Wednesday, November 28, 2007

An immediate, instantaneous grab bag

A friend has often commented to me that she finds the New Yorker conservative and rightwing (this may sound redundant, but I think a case can be made that there are differences between the two). I listened slightly disbelievingly, seeing sort of what she meant in some articles, but hey, Seymour Hersch! Anyway, a belated reading of "The Interpreter," an article on the Pirahã language, spoken by the tribe of the same name in northwestern Brazil, confirmed my friend's opinion.

Actually, saying it was an article on the Pirahã language is erroneous, since the article focuses primarily on American linguistics professor Dan Everett and his efforts to research the language, along the way, possibly disproving Chomsky's theory of a "universal grammar" (the latter which, OK, is interesting). The tribal members themselves and their language remain opaque and "othered" to an extreme extent.

In the very first paragraph, writer John Colapinto establishes that "It is a language so confounding to non-natives that until Everett and his wife, Keren, arrived among the Pirahã, as Christian missionaries, in the nineteen-seventies, no outsider had succeeded in mastering it." With that, he seems to abandon all effort to depict the Pirahã and their language outside of the suffocating prism of Everett, whose entire CV apparently has been encapsulated in the article (we know exactly when he graduated from school and in what, when he got married, how long the hikes he endured through the rainforest were, on and on, ugh). The piece is full of cringe-inducing moments, from the various arrivals of scholar-characters who believe "they knew how to establish an instant rapport with indigenous peoples," by making popping sounds (and eventually presenting contracts to sign that give away all rights to land and oil no doubt) to the last-minute entrance of Everett's ex-wife (that she's an ex is tactfully buried several pages into the article--why? To induce "suspense"?). She's still faithfully plugging away at converting the Pirahã to Christianity (but yet she's the only other character who seems to have insight into their language. By the end, one's desperately thirsty for any opinion other than Everett's, yet she's a total sidenote. And shouldn't, at this point, missionary work among remote holdouts be outlawed, please? Isn't there enough work to be done among the heathens of NYC's East Village?).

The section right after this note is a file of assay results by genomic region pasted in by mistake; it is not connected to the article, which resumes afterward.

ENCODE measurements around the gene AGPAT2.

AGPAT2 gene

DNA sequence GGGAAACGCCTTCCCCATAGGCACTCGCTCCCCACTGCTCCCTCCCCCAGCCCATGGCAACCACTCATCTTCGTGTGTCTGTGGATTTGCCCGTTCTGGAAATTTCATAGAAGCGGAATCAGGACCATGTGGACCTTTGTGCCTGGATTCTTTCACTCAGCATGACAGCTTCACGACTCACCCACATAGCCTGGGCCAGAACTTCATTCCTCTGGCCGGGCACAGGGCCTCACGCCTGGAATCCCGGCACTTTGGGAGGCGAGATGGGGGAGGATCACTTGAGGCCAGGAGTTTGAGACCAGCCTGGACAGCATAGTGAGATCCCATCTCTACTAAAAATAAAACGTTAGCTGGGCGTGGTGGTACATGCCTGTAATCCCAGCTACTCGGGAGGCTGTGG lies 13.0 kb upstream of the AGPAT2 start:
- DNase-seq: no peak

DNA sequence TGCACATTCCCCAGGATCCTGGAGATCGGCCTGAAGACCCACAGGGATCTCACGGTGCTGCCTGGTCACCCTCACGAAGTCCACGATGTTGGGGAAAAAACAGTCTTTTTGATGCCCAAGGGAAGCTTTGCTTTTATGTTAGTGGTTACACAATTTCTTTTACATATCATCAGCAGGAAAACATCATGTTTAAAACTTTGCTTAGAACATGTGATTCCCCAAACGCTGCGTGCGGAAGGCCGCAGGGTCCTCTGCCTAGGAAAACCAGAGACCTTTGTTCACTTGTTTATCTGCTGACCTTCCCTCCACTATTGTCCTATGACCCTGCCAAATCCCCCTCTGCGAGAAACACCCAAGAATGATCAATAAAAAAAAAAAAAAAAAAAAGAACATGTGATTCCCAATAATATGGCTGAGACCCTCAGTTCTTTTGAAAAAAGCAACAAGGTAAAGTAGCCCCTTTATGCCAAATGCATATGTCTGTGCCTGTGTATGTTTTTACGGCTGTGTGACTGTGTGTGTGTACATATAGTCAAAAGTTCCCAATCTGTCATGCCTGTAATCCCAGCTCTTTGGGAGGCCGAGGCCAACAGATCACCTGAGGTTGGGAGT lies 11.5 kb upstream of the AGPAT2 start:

I wanted more on this intriguingly present language, more quotes, more "translations" (Heck, I'd even take Everett's). There's only a handful of samples provided in phonetic transcription, or even English "translation." And there's certainly no direct interaction with tribal members, or even much indirect, other than some "evolutionary biologist" (gawd help us) who makes them sit at a computer and watch a monkey head float up and down, a task that's described as something even "undergraduates and monkeys" could do (I pity the eb's students). I truly appreciated the one Pirahã who fell asleep mid-experiment. Anyway, if you want to know what drugs Everett took when he was a teenager, read this article. But if you want an insightful and in-depth and non-patronizing look at the Pirahã and their language, go elsewhere (but don't go visit--it sounds like the Pirahã already have more visitors than they ever need...)


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